2015 ORS 192.420¹
Right to inspect public records
  • notice to public body attorney

(1) Every person has a right to inspect any public record of a public body in this state, except as otherwise expressly provided by ORS 192.501 (Public records conditionally exempt from disclosure) to 192.505 (Exempt and nonexempt public record to be separated).

(2)(a) If a person who is a party to a civil judicial proceeding to which a public body is a party, or who has filed a notice under ORS 30.275 (Notice of claim) (5)(a), asks to inspect or to receive a copy of a public record that the person knows relates to the proceeding or notice, the person must submit the request in writing to the custodian and, at the same time, to the attorney for the public body.

(b) For purposes of this subsection:

(A) The attorney for a state agency is the Attorney General in Salem.

(B) "Person" includes a representative or agent of the person. [1973 c.794 §3; 1999 c.574 §1; 2003 c.403 §1]

See also annota­tions under ORS 192.010 and 240.120 in permanent edi­tion.

Notes of Decisions

This statute creates right of access to public records that is not dependent on the requestor's need or motiva­tion; a public body may not refuse to produce records subject to inspec­tion under this sec­tion just because requestor already possesses them; and plaintiff's pos­ses­sion of the records does not justify trial court's refusal to declare the records public and subject to disclosure. Smith v. School District No. 45, 63 Or App 685, 666 P2d 1345 (1983), Sup Ct review denied

The public interest in disclosure of public records was not satisfied by "disclosure" of summarizing docu­ment, regardless of whether summary satisfied individual need of requesting party. Coos County v. Ore. Dept. of Fish and Wildlife, 86 Or App 168, 739 P2d 47 (1987), Sup Ct review denied

Atty. Gen. Opinions

Background ma­te­ri­als concerning agenda matters for city and county governing bodies as public records, (1978) Vol 38, p 1761

Notes of Decisions

Failure of legislature to include reference to courts and court records such as those particularly named in ORS 192.005 (Definitions for ORS 192.005 to 192.170) tells against applica­tion of these sec­tions to courts. State ex rel KOIN-TV v. Olsen, 300 Or 392, 711 P2d 966 (1985)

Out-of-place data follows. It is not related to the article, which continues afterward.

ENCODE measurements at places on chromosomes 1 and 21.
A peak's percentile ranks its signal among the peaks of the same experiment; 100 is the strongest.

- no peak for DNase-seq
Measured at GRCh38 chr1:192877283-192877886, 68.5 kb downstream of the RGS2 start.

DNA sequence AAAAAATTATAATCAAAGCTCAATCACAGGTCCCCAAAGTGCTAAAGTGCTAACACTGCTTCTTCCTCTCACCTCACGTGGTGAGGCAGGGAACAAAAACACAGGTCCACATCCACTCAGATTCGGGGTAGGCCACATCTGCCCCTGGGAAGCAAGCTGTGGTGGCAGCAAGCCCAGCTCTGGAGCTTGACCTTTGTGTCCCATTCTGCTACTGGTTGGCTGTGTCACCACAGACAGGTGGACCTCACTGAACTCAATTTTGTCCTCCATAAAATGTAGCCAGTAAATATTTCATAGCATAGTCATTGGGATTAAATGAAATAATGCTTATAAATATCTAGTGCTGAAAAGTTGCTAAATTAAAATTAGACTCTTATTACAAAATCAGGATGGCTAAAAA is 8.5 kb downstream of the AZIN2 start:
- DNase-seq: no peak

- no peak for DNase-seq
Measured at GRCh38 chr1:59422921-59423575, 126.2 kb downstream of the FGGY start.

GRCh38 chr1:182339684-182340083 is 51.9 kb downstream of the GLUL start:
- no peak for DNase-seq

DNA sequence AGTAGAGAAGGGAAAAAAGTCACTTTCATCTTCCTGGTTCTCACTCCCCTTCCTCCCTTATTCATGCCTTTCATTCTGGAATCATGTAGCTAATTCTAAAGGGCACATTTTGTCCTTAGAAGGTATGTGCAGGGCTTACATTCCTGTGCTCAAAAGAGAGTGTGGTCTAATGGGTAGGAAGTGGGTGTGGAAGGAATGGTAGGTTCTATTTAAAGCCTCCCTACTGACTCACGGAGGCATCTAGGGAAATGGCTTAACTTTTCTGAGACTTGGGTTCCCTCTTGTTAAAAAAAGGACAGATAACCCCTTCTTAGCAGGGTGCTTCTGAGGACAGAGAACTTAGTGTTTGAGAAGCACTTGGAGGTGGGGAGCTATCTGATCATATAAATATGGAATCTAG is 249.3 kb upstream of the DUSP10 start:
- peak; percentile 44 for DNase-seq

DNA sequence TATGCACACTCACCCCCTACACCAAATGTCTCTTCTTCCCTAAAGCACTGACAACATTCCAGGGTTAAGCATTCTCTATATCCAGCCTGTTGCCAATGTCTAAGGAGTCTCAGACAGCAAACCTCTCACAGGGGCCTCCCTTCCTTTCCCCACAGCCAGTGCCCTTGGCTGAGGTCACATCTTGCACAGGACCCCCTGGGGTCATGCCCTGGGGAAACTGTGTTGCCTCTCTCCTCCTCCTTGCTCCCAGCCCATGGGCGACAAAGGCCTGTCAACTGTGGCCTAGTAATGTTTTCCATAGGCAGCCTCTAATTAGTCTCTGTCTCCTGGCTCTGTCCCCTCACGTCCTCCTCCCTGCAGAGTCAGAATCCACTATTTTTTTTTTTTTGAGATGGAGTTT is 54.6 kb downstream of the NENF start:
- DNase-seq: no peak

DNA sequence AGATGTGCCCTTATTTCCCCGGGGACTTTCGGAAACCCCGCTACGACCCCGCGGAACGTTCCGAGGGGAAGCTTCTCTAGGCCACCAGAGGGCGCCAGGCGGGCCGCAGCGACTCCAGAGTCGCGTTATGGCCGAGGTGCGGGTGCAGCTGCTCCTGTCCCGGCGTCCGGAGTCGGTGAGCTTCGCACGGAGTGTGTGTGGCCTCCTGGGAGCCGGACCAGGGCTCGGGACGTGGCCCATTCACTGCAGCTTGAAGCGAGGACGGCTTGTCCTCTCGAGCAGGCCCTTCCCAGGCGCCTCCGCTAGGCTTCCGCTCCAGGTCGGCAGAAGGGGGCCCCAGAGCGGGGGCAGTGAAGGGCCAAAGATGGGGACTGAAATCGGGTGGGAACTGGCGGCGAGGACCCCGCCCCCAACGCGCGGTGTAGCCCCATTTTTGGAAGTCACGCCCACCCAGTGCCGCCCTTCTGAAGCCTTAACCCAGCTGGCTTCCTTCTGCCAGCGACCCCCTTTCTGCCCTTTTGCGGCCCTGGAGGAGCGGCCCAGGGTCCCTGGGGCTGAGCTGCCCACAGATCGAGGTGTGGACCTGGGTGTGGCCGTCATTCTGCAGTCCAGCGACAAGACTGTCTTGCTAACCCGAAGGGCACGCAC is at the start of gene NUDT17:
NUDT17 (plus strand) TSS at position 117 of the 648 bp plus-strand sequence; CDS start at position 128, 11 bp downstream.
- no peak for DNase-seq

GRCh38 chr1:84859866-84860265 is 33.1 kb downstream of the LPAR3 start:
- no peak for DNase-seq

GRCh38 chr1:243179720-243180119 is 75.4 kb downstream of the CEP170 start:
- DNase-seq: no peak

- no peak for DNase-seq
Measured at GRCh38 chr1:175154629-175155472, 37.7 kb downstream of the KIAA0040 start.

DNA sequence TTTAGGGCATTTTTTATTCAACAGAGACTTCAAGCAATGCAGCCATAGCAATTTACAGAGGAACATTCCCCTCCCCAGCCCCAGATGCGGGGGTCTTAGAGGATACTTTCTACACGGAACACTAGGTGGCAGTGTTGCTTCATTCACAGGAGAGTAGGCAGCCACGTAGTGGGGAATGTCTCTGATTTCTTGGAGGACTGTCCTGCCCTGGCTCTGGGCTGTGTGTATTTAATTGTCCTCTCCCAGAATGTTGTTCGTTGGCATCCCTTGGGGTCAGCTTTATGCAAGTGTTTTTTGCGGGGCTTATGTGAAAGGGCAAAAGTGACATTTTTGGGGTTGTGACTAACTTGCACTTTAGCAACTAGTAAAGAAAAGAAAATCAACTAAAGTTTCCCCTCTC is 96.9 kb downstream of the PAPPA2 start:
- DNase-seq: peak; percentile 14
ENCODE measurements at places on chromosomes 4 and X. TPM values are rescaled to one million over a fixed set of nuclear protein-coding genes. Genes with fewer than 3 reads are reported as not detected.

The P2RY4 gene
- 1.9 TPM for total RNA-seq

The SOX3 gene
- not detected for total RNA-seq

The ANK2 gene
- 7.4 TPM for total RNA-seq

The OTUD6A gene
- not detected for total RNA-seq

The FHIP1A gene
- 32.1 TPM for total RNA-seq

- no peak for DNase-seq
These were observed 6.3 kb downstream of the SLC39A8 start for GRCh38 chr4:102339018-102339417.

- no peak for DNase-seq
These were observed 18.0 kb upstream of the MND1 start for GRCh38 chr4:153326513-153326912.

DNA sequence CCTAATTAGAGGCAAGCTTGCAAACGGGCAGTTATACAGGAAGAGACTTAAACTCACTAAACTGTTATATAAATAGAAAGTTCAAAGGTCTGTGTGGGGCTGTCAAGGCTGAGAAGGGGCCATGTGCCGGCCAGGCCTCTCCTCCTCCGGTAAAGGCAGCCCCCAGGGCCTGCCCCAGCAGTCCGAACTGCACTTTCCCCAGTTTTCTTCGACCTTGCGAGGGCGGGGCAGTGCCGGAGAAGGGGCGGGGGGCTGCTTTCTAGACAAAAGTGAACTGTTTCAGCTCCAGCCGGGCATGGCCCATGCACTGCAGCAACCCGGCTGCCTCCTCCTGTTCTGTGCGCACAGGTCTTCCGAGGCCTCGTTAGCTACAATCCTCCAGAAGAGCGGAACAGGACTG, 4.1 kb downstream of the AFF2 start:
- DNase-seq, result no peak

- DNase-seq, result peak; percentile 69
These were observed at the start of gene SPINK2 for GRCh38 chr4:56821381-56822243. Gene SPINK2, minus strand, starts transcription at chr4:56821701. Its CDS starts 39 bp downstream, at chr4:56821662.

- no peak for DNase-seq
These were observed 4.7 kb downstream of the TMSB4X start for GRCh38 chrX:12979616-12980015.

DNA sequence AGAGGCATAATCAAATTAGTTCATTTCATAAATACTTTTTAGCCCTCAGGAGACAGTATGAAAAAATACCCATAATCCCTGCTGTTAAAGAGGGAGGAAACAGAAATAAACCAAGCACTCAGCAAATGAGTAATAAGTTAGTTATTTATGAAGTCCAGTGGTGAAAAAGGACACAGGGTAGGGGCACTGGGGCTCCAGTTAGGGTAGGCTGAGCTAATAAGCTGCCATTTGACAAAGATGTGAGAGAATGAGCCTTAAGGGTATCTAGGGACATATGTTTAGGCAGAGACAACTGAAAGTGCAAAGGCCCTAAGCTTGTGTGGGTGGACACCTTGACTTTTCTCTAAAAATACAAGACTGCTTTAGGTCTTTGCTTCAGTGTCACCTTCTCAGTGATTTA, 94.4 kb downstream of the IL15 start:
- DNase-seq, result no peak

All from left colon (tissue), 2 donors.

School district's blanket policy exempting public records from disclosure without individualized showing, violates public records law and is therefore unenforceable. Guard Publishing Co. v. Lane County School Dist., 310 Or 32, 791 P2d 854 (1990)

Atty. Gen. Opinions

Financial state­ments of hospitals as public records, (1974) Vol 36, p 893; crim­i­nal records subject to Public Records Law, (1974) Vol 37, p 126; power of county to refuse the right to copy maps, which are public records, with an individual's own equip­ment and to refuse to supply magnetic tape containing public records, (1979) Vol 39, p 721; Oregon Medical Insurance Pool is funda­mentally private-sector body, under virtually total private control, created by state to fulfill public purpose and is not state agency or public body subject to Public Records Law, (1989) Vol 46, p 155; ap­pli­ca­bil­i­ty to prison work program records, (1996) Vol 48, p 134; disclosure of per­sonal in­for­ma­­tion obtained from motor vehicle records, (1998) Vol 49, p 127

Law Review Cita­tions

53 OLR 354-363 (1974); 55 OLR 354-359 (1976); 56 OLR 387 (1977)

Chapter 192

Atty. Gen. Opinions

Attorney General's Public Meetings and Records Manual, (1973) Vol 36, p 543; public meetings and records manual, (1976) Vol 37, p 1087; pro­hi­bi­­tion on disclosing marriage records, (1998) Vol 49, p 21

  • Swider Medeiros Haver LLP Blog / Martin Medeiros, Nov 30, 2009
    “The so called Web 2.0 . . . has brought great change in our society: the disrup­tion, if not marginaliza­tion, of the tradi­tional print periodicals; a growing importance in intellectual prop­erty; and the rapid efficiency of in­for­ma­­tion flow. But, it also has complexities that must be attended to and not overlooked by its ease of use and entertaining value.”

1 Legislative Counsel Committee, CHAPTER 192—Records; Public Reports and Meetings, https://­www.­oregonlegislature.­gov/­bills_laws/­ors/­ors192.­html (2015) (last ac­cessed Jul. 16, 2016).
 
2 Legislative Counsel Committee, Annotations to the Oregon Revised Stat­utes, Cumulative Supplement - 2015, Chapter 192, https://­www.­oregonlegislature.­gov/­bills_laws/­ors/­ano192.­html (2015) (last ac­cessed Jul. 16, 2016).
 
3 OregonLaws.org assembles these lists by analyzing references between Sections. Each listed item refers back to the current Section in its own text. The result reveals relationships in the code that may not have otherwise been apparent.